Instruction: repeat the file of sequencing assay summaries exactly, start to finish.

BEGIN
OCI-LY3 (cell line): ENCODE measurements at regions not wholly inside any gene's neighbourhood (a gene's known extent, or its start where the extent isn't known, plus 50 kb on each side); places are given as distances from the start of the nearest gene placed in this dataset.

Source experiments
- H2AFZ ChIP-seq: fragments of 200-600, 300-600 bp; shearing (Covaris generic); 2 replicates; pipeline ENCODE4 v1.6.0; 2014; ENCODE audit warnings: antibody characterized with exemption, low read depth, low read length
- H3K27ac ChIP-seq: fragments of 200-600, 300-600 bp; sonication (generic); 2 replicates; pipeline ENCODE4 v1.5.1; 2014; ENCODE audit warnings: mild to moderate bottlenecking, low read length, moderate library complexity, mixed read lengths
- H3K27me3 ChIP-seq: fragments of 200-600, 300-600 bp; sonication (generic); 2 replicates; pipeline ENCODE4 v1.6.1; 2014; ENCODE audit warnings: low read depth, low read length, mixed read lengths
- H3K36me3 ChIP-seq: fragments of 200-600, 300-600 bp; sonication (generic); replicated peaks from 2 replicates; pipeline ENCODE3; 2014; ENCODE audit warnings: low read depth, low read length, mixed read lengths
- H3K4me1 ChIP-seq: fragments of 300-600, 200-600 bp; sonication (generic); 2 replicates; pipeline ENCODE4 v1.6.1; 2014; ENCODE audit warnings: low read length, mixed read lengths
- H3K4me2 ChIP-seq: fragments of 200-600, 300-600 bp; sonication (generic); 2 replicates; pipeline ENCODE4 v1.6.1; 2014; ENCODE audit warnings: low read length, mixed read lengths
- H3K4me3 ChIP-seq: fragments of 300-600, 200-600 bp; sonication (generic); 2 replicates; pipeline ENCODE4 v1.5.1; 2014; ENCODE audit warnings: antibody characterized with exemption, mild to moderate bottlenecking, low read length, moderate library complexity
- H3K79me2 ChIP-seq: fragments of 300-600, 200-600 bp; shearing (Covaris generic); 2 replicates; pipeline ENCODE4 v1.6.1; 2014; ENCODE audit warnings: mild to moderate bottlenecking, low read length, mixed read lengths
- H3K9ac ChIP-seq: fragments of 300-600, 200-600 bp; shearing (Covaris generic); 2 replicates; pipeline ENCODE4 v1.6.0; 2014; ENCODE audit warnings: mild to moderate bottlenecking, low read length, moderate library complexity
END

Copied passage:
OCI-LY3 (cell line): ENCODE measurements at regions not wholly inside any gene's neighbourhood (a gene's known extent, or its start where the extent isn't known, plus 50 kb on each side); places are given as distances from the start of the nearest gene placed in this dataset.

Source experiments
- H2AFZ ChIP-seq: fragments of 200-600, 300-600 bp; shearing (Covaris generic); 2 replicates; pipeline ENCODE4 v1.6.0; 2014; ENCODE audit warnings: antibody characterized with exemption, low read depth, low read length
- H3K27ac ChIP-seq: fragments of 200-600, 300-600 bp; sonication (generic); 2 replicates; pipeline ENCODE4 v1.5.1; 2014; ENCODE audit warnings: mild to moderate bottlenecking, low read length, moderate library complexity, mixed read lengths
- H3K27me3 ChIP-seq: fragments of 200-600, 300-600 bp; sonication (generic); 2 replicates; pipeline ENCODE4 v1.6.1; 2014; ENCODE audit warnings: low read depth, low read length, mixed read lengths
- H3K36me3 ChIP-seq: fragments of 200-600, 300-600 bp; sonication (generic); replicated peaks from 2 replicates; pipeline ENCODE3; 2014; ENCODE audit warnings: low read depth, low read length, mixed read lengths
- H3K4me1 ChIP-seq: fragments of 300-600, 200-600 bp; sonication (generic); 2 replicates; pipeline ENCODE4 v1.6.1; 2014; ENCODE audit warnings: low read length, mixed read lengths
- H3K4me2 ChIP-seq: fragments of 200-600, 300-600 bp; sonication (generic); 2 replicates; pipeline ENCODE4 v1.6.1; 2014; ENCODE audit warnings: low read length, mixed read lengths
- H3K4me3 ChIP-seq: fragments of 300-600, 200-600 bp; sonication (generic); 2 replicates; pipeline ENCODE4 v1.5.1; 2014; ENCODE audit warnings: antibody characterized with exemption, mild to moderate bottlenecking, low read length, moderate library complexity
- H3K79me2 ChIP-seq: fragments of 300-600, 200-600 bp; shearing (Covaris generic); 2 replicates; pipeline ENCODE4 v1.6.1; 2014; ENCODE audit warnings: mild to moderate bottlenecking, low read length, mixed read lengths
- H3K9ac ChIP-seq: fragments of 300-600, 200-600 bp; shearing (Covaris generic); 2 replicates; pipeline ENCODE4 v1.6.0; 2014; ENCODE audit warnings: mild to moderate bottlenecking, low read length, moderate library complexity